The negotiations on a better EU deal for Britain conducted during the period of the coalition government had, unsurprisingly, reached a complete impasse, when it was decided that the best course of action would be to hold a sporting event to settle the issue. If the British won then they would put membership to their people, if the Europeans won then Britain would remain a member on the prevailing terms.
Various sports were considered and rejected. A soccer match between England and Germany was the obvious choice but the British, fearing it may end in a penalty shoot-out, declined. The next suggestion was a Rugby match between Scotland and Italy, but this time the Europeans felt that would be too one-sided. Continue Reading
Finding something by accident is always more fun, and such was the case yesterday when I stumbled upon Channel 4’s new series of Amazing Spaces Shed of the Year. It is a programme that just epitomises the eccentricities of the British, and how some go to extremes in pursuit of their dreams – and more power to their elbow for doing so!
The first episode featured two categories of this year’s competition – Summerhouses and ‘Not a Shed’. The first of these was won by The Mushroom House an amazing creation built by a father for his 12-year-old daughter, and the second by an Underground Bunker accessed through a quite normal garden shed and created by an inventor, who demonstrated one of his inventions – a rock guitar that blasts flames from the headstock! However my favourite was the guy who had recreated a replica 1950s ABC Cinema in his back garden, complete with authentic foyer, auditorium with 34 seats, and original projector!
Which brings me to the reason for my enforced near-absence from blogging for a couple years – a potential new neighbour who was proposing building a shed at the bottom of my garden. However, this was no ordinary neighbour, nor a shed that would provide the type of joy generated by the entrants of the above competition. Our nextdoor neighbour’s shed would have been part of the category that encompasses industrial units, because ‘shed’ is the term developers casually use for a massive distribution centre. Continue Reading
“It’s all gone a bit flat here.” These were the words of BBC 5-Live’s chief football correspondent George Riley in his report from Rio this morning, following England’s rapid exit from the World Cup at the hands, or should that be feet, of Costa Rica – before we had even played them! As might be expected, his report was heavily cliché-ridden, focussing particularly on the need for facing uncomfortable Truths.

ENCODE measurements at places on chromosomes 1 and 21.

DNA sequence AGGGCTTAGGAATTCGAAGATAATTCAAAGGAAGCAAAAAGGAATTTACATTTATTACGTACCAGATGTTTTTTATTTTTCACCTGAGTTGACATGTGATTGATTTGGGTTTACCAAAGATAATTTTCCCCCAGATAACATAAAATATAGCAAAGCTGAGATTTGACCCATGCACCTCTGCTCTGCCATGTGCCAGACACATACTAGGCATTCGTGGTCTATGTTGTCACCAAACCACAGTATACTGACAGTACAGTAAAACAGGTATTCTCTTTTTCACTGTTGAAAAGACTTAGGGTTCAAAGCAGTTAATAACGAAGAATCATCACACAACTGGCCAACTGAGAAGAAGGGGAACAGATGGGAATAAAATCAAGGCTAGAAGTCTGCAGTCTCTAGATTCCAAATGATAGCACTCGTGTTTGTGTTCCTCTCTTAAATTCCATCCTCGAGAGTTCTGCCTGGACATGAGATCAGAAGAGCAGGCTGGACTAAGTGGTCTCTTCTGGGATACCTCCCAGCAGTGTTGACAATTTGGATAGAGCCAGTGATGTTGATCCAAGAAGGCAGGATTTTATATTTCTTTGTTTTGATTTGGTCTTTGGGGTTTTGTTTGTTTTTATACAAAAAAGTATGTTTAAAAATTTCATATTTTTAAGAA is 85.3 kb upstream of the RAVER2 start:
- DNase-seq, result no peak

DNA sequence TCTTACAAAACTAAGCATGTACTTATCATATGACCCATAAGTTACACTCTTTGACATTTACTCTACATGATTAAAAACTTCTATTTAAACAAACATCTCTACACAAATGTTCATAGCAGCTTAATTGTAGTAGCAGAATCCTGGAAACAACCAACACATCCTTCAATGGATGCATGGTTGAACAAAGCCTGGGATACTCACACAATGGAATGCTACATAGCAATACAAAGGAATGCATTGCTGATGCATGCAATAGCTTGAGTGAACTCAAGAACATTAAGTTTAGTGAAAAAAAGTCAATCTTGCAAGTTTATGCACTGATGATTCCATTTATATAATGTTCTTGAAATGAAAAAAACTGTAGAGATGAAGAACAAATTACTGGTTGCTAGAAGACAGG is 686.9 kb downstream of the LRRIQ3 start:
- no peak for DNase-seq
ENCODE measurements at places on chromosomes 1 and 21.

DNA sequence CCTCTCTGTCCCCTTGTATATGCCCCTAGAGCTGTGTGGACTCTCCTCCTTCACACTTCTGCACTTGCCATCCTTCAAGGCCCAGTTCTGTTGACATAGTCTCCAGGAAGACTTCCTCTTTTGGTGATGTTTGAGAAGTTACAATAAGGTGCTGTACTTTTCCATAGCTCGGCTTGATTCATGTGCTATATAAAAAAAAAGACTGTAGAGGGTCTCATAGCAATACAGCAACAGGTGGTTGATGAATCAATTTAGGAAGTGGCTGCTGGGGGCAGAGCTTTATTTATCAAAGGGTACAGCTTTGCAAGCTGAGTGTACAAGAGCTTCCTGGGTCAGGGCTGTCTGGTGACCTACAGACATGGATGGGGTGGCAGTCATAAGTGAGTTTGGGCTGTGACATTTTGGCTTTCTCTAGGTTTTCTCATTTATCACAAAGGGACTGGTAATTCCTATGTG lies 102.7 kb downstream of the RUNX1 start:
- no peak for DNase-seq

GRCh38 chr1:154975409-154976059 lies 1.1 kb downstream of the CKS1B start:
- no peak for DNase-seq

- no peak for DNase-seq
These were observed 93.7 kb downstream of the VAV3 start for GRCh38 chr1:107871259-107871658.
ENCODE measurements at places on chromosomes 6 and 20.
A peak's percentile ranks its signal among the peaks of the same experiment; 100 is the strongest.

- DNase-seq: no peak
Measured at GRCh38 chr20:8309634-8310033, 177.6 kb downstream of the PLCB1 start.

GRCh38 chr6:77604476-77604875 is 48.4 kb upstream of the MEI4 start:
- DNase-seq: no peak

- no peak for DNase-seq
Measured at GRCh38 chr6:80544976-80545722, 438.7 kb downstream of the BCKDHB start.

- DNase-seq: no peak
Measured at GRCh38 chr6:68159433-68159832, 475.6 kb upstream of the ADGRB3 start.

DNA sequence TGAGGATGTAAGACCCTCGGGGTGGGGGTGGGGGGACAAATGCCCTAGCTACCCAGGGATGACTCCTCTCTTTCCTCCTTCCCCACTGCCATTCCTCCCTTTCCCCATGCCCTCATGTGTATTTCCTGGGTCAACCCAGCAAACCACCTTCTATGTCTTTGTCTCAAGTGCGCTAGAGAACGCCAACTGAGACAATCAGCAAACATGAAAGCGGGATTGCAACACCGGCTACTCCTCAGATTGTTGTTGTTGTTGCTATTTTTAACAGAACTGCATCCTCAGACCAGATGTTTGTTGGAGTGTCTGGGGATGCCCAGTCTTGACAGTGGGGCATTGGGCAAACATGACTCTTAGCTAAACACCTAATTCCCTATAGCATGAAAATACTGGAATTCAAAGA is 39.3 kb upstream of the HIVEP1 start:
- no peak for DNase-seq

Last night’s message from the Costa Rica fans
He was making his comments from the comfort of the massive World Cup Media Centre in Rio de Janeiro, but was he reflecting the mood of England fans in Brazil, or the atmosphere among the thousands of two-bit Fleet Street hacks whose long summer holiday watching the Girl from Ipanema had just been cut drastically short? Because the greatest Truth to be faced here is that, were world cup success for our soccer team measured purely in back-page column-inches, then we would have won more trophies than Brazil and Germany put together. Continue Reading
When an 89-year-old is told by his care home that he would not be able to go on a trip to France, you might expect him to just accept it and settle down in his armchair for an afternoon snooze. But Bernard Jordan is made of sterner stuff. In fact, one might have thought that the over-officious staff at his home in Sussex might have recognised this, as he had already demonstrated such qualities seventy years earlier, on 6th June 1944.
Which is why Bernard hatched an escape plan that may not have been as complex as some of those in the annals of Colditz or Stalag Luft III, but was nevertheless just as daring. He simply pinned his medals under his coat and told the staff that he was going out for an early morning stroll. Then, having enlisted a lift to the station from a friend, he made his way to Portsmouth to board a ferry for Normandy, where another veteran bound for the D-Day 70th Anniversary celebrations took Bernard under his wing. Continue Reading
I first came across Sam Eason a couple of months ago when he supported Scott Matthews at the Colston Hall in Bristol, and was really impressed with his short set. So when I saw a poster for Sam Eason & Friends at this super venue, I decided to pop along last night to see how he would be as a headliner.
At the Colston Hall, he performed his own songs with a friendly and relaxed air. He quickly built a good rapport with his audience, raising a smile with his occasionally self-deprecating little links between the songs. Armed with acoustic guitar and looper, his music is very much in tune with the current crop of singer/songwriters, with observations on life and love, told from the viewpoint of an observer who appreciates the lighter side to life. He was joined there for the last two songs by his wife, Beth, whose harmonies fit his vocals perfectly, and it is easy to see where the inspiration for his uncomplicated love songs comes from.
He has produced three EPs since 2011, plus a digital album of demos and covers, and I bought the latest EP called Leave the Dark Low that night, the title track being the opener for his set at the Old Theatre Royal, and one well-deserving a wider audience. Continue Reading